In general, leaf spot diseases are rarely fatal to a tree so that is good news. What is often disturbing is those spots appear on the lower branches, right at eye level for all to see, especially while we sit on the patio chairs gazing out into the home landscape. These spots can also deform the shape of the leaf, causing a curling or appear raised or sunken on the leaf surface. About the only time a fungal leaf disease can be impactful is if every leaf is covered on a young seedling.
Homeowners also are spotting galls. Galls show up as the leaf develops. Typically, a gall-forming insect will lay its egg(s) right into swelling bud scales in early spring, as the leaves are ready to emerge. Many oak galls do this. Instead of a leaf, the egg transforms the leaf tissue into a thick walled gall or a portion of the leaf is transformed. The egg hatches and the young larvae consume the gall from the inside out through its various stages, and the adult emerges via a small hole in the now hollowed out gall.
Earlier this spring, silver maples were seen with the Maple Bladder Gall Mite creating small bright red galls that later turn black when the mite emerges. They occur in large numbers usually. The Spindle Gall is more solitary with only several on any one leaf and sticks up off the leave nearly half an inch. Just like the leaf spots, a plant would need to be covered before a treatment may be warranted.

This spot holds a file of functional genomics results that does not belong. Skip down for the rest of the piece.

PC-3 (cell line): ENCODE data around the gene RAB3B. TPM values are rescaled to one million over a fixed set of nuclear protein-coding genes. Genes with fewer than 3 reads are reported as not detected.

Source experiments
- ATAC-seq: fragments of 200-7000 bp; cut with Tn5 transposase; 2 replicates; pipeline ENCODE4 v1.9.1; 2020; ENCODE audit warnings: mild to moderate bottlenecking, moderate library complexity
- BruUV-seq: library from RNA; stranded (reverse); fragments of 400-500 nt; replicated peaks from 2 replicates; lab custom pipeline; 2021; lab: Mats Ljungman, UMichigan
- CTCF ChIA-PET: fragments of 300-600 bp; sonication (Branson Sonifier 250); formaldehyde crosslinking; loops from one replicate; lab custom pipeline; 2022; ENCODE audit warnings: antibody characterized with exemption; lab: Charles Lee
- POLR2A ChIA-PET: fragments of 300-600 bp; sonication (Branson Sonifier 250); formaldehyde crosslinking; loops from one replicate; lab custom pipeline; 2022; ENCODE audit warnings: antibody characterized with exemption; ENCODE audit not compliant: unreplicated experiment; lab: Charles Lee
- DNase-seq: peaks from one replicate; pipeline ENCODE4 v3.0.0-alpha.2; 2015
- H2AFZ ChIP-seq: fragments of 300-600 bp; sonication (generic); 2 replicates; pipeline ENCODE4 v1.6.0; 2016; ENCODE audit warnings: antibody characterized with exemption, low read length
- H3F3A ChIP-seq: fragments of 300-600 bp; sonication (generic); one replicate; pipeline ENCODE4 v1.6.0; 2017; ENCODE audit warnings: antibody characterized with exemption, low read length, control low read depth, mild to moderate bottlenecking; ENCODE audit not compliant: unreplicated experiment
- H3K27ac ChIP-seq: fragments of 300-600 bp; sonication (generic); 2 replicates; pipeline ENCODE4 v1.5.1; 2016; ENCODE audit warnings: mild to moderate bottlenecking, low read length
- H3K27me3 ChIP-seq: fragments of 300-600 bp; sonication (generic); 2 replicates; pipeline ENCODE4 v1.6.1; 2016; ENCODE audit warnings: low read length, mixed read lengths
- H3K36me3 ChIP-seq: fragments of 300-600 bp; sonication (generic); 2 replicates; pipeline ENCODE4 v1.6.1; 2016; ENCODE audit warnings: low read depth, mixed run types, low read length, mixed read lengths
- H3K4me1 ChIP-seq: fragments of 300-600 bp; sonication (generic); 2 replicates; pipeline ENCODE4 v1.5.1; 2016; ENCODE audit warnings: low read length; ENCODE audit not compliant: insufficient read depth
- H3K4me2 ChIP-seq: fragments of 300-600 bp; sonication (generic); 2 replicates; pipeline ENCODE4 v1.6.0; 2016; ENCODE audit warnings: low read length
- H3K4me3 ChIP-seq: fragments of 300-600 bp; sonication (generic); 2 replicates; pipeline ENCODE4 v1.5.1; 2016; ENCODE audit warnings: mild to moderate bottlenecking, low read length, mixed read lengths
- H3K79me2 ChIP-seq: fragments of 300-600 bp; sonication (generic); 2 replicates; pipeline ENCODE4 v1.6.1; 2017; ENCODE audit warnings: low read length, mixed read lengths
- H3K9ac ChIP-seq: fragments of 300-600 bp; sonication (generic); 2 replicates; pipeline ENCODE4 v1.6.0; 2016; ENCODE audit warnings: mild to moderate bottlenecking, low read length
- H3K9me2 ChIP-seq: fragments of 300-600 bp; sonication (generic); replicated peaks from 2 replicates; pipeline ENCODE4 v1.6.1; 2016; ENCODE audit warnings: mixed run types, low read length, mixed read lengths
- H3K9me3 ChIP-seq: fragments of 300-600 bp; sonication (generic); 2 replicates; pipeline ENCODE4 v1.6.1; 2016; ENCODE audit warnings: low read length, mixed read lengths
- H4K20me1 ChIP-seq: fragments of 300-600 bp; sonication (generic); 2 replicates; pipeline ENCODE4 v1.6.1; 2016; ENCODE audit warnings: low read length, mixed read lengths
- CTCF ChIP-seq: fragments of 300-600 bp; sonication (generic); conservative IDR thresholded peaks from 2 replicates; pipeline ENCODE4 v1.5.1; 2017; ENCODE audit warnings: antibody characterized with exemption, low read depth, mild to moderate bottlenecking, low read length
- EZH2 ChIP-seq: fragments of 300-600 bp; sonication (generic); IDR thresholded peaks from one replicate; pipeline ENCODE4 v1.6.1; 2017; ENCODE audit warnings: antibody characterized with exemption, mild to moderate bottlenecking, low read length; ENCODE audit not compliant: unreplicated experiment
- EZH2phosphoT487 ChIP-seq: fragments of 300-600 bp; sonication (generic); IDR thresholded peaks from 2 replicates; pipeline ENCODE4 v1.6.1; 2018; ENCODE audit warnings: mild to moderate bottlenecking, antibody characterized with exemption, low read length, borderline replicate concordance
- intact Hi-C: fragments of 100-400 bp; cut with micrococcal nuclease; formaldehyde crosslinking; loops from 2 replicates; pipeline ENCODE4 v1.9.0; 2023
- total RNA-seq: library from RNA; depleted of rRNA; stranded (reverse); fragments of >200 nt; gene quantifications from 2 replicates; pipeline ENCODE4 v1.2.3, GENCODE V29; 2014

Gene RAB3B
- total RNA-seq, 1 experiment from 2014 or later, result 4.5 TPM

If leaf spots and galls have been heavy this year, then planning now for next year is in order if they are to be prevented. Since leaf spots and galls get started early in the spring, the treatments are needed then to protect the plants. Foliage leaf spots invade new developing tissue as the leaves just begin to emerge from the overwintering bud scales. Gall forming insects can lay eggs in those same buds and on young emerged tissue.
Leaf spots are a fungal disease and a fungicide would need to be applied preventing fungal spores from invading that tender tissue. Similarly, an insecticide or miticide, depending on the insect, would need to be used for galls. Since some of these insects overwinter right on the tree in bark crevices, thorough coverage is needed.
The bottom line here is most of these problems are not life threatening to the trees, and if you are going to prevent them, timing is everything!
Richard Hentschel is a Horticulture Extension Educator with University of Illinois Extension, serving DuPage, Kane and Kendall counties. Stay tuned to more garden and yard updates with "This Week in the Garden" on Facebook at facebook.com/extensiondkk/videos. The 2017 Kendall County Master Gardener Help Desk currently is open Monday, Wednesday and Friday from 9 a.m. to 12:30 p.m. at 630-553-5823 or at email@example.com.